Obama & Venezuela : finally some good news?


Richard Moore

We are getting clear signals of a major shift in US policy toward Chavez and Morales, a complete turnaround from the Bush administration:

Chavez won his referendum on lifting term limits for elected officials on Feb. 15 by a solid 54% at last count, with a 70% turnout. State Department spokesperson Gordon Duguid stated that, “For the most part this was a process that was fully consistent with democratic process.”

A similar response came out of the State Department following the Jan. 25 vote on Bolivia’s new constitution. Approved by 61%, the vote culminated a reform process that nearly tore apart the nation and left several dead in its wake due to the violent opposition of anti-Evo factions. The day after the vote, Wood congratulated the Bolivian people on the referendum and stated, “We look forward to working with the Bolivian Government in ways we can to further democracy …” When asked if he believed the referendum furthers democracy, he replied, “A free, fair, you know, democratic process certainly does contribute positively.”

These quotes are from this article, and I verified them on an official State Department website:

New Attitude in the White House?
State Department calls Bolivian and Venezuelan referendums “democratic.”
     By Laura Carlsen
This is a very interesting development. It’s the first clear departure from Bush’s foreign policy, and indeed from long-standing US foreign policy. I’m very happy to see this new attitude from Washington, but I’m even more surprised by it. Chavez and Morales represent a systemic challenge to the global financial / capitalist regime, and they are proud to say so, and clear about their socialist agenda. These leaders are expropriating their natural resources, turning back the tide of privatization and IMF debt-domination, creating a regional banking system, and are actively promoting regional cooperation self-reliance. Their influence, within their own countries and throughout the region, will only be enhanced by a favorable nod from Washington. Why is Washington apparently undermining its own traditional “interests” in the region? 

This seems to be another China scenario, vis a vis Nixon’s famous visit. As with China before, these heretofore ‘anti-American’ regimes are being accepted as fait accompli. Regime-change has become too problematic, and more is to be gained by pursuing cooperation, trade, and investment opportunities. Chavez recently announced that Venezuela would once-again open up bids for drilling by foreign oil companies, and that could very well be the trigger event, a significant concession by Chavez, that opened the door for Washington’s new stance.

If this interpretation is correct, then I am very happy to put my first gold star on Obama’s report card. Well done! – even if only as an agent of those with real power, and on the advice of their deep-game strategists. Regardless of what else happens, room is being opened up for an upsurge of popular energy and progressive change in South America. If the fear of intervention is past, and the covert support of local opposition elements is over, then the lid will be off the Bolivarian Revolution — it is likely to spread within the region.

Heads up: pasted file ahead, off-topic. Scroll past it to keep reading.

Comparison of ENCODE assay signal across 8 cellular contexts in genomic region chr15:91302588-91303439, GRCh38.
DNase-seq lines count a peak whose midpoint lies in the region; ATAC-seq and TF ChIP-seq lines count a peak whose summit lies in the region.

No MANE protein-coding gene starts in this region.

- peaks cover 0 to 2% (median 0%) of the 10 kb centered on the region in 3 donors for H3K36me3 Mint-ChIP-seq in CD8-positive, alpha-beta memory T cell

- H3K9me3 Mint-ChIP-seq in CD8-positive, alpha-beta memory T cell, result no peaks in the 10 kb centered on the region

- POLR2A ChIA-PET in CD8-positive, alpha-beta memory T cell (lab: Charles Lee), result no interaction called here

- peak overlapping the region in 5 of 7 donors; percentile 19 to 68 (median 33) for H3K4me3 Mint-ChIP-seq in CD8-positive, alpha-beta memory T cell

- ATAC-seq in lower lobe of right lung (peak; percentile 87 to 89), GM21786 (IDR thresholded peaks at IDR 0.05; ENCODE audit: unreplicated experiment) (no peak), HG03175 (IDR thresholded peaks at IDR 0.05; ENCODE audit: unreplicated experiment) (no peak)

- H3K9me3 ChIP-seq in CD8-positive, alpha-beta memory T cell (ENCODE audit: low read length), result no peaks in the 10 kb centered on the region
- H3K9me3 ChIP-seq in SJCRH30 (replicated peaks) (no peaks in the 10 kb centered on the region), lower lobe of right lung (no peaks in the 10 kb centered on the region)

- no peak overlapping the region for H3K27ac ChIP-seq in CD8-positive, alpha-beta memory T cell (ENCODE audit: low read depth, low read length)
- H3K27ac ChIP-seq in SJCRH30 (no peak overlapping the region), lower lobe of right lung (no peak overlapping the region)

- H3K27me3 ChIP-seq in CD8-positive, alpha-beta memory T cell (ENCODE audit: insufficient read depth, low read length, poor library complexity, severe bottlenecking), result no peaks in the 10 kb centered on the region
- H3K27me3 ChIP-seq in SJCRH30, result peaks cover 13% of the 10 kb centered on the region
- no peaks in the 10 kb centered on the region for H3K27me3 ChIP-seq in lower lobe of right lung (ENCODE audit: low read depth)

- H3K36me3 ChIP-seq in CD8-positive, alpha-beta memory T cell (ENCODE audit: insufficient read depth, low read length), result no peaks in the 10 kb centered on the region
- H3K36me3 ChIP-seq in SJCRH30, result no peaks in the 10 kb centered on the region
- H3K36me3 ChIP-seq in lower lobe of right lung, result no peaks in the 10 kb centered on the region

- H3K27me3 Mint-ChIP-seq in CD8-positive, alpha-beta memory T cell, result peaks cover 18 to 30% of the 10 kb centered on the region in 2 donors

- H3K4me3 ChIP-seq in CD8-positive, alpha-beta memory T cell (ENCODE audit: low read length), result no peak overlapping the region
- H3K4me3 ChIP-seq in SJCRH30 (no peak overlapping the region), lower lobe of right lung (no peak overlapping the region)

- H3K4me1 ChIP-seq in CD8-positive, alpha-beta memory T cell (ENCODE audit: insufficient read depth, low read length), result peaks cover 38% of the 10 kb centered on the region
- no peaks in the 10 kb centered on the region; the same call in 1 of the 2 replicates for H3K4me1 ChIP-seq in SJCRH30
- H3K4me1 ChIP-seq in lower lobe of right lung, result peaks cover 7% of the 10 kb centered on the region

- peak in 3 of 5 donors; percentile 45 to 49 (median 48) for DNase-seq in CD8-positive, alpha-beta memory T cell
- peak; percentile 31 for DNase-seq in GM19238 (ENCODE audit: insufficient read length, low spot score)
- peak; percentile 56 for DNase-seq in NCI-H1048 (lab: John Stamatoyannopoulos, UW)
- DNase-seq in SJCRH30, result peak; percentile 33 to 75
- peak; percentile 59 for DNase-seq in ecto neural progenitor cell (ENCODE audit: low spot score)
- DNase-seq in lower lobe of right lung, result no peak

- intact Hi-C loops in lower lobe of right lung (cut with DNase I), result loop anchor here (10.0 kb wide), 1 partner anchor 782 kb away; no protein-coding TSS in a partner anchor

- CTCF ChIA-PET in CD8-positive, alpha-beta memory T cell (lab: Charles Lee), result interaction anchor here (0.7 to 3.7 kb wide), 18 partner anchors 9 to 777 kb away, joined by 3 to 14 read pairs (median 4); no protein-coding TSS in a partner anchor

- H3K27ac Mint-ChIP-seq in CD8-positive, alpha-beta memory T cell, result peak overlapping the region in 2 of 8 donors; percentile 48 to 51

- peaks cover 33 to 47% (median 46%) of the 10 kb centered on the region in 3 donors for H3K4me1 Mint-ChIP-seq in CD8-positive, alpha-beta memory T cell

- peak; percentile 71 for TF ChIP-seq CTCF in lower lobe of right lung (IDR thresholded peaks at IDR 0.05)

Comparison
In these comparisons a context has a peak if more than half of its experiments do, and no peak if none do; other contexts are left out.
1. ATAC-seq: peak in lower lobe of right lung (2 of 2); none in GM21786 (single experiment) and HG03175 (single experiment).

Chavez and Morales are the dynamic and colorful champions of the Bolivarian project, but the movement began in the rural grassroots, and remains firmly rooted there. Both leaders rode to power on the backs of popular movements, and both have been faithfully using their office to nourish and empower the movements. Their constituency is not only their electoral power base, it is also where their personal identities lie, as the first heads of state in the region with indigenous roots. This is what our democratic systems are supposed to deliver, but seldom do — leaders who clearly embody the will of their constituencies, whose hearts are with the people.

The Bolivarian movement is not your usual political phenomenon, where some faction, such as as steel workers or dairy farmers, organizes itself so as to increase its bargaining power within ‘the system’. Rather, it is a grassroots-based democratic process that is unfolding and evolving. It is not seeking advantage for a faction, rather it is seeking to transform society so that it serves the needs of the people, and reflects popular will. It is more a cultural and economic movement, with a coherent agenda, than it is a political movement in the usual influence-seeking sense. Chavez champions the agenda domestically and internationally, but the agenda emerges from the common-sense needs and understanding of its constituency.

We need to remember that South Americans have lived through centuries of severe imperialist exploitation, leading right up to the era of the disappeared and the ravages of globalization and IMF debt bondage. They understand that resources are their wealth, and ever since Columbus they’ve seen their wealth being carted off to foreign shores while most of them lived in poverty. The heart of their economic agenda is sovereignty over national resources, and the organization of the economy around the needs of the people, rather than the interests of foreign investors. Chavez and Morales have scored significant successes in pursuing these objectives and their efforts are continuing.